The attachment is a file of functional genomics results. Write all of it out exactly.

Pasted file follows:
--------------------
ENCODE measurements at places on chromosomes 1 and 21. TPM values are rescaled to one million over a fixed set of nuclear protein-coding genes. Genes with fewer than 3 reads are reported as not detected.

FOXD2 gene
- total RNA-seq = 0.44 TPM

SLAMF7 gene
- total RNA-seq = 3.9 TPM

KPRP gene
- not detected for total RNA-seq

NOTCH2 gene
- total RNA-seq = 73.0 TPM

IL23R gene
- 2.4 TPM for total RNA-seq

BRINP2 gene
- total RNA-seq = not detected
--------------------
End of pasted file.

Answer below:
ENCODE measurements at places on chromosomes 1 and 21. TPM values are rescaled to one million over a fixed set of nuclear protein-coding genes. Genes with fewer than 3 reads are reported as not detected.

FOXD2 gene
- total RNA-seq = 0.44 TPM

SLAMF7 gene
- total RNA-seq = 3.9 TPM

KPRP gene
- not detected for total RNA-seq

NOTCH2 gene
- total RNA-seq = 73.0 TPM

IL23R gene
- 2.4 TPM for total RNA-seq

BRINP2 gene
- total RNA-seq = not detected